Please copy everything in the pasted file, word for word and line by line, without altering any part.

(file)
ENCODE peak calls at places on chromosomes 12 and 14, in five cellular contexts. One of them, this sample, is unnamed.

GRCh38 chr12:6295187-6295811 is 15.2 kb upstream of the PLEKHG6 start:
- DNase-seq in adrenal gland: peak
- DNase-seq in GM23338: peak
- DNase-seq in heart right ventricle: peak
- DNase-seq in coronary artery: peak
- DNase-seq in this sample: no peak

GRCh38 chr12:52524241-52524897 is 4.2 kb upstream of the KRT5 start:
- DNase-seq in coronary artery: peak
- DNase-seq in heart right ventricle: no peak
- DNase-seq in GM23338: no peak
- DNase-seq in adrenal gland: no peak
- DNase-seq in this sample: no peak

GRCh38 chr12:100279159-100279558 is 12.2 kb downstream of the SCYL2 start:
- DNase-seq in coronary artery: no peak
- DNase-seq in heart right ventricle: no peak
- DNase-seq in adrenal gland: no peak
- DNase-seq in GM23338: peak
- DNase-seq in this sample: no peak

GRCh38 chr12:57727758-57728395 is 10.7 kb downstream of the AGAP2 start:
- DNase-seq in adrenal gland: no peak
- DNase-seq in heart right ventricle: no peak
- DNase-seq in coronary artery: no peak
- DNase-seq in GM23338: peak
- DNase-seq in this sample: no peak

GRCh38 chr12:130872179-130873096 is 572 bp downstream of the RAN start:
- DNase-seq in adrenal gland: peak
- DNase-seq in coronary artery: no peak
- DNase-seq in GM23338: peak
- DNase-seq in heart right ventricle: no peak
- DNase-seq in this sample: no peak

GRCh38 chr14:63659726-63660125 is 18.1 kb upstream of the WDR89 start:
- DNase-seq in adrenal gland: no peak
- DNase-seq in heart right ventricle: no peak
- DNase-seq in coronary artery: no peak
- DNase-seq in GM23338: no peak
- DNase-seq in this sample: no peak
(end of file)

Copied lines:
ENCODE peak calls at places on chromosomes 12 and 14, in five cellular contexts. One of them, this sample, is unnamed.

GRCh38 chr12:6295187-6295811 is 15.2 kb upstream of the PLEKHG6 start:
- DNase-seq in adrenal gland: peak
- DNase-seq in GM23338: peak
- DNase-seq in heart right ventricle: peak
- DNase-seq in coronary artery: peak
- DNase-seq in this sample: no peak

GRCh38 chr12:52524241-52524897 is 4.2 kb upstream of the KRT5 start:
- DNase-seq in coronary artery: peak
- DNase-seq in heart right ventricle: no peak
- DNase-seq in GM23338: no peak
- DNase-seq in adrenal gland: no peak
- DNase-seq in this sample: no peak

GRCh38 chr12:100279159-100279558 is 12.2 kb downstream of the SCYL2 start:
- DNase-seq in coronary artery: no peak
- DNase-seq in heart right ventricle: no peak
- DNase-seq in adrenal gland: no peak
- DNase-seq in GM23338: peak
- DNase-seq in this sample: no peak

GRCh38 chr12:57727758-57728395 is 10.7 kb downstream of the AGAP2 start:
- DNase-seq in adrenal gland: no peak
- DNase-seq in heart right ventricle: no peak
- DNase-seq in coronary artery: no peak
- DNase-seq in GM23338: peak
- DNase-seq in this sample: no peak

GRCh38 chr12:130872179-130873096 is 572 bp downstream of the RAN start:
- DNase-seq in adrenal gland: peak
- DNase-seq in coronary artery: no peak
- DNase-seq in GM23338: peak
- DNase-seq in heart right ventricle: no peak
- DNase-seq in this sample: no peak

GRCh38 chr14:63659726-63660125 is 18.1 kb upstream of the WDR89 start:
- DNase-seq in adrenal gland: no peak
- DNase-seq in heart right ventricle: no peak
- DNase-seq in coronary artery: no peak
- DNase-seq in GM23338: no peak
- DNase-seq in this sample: no peak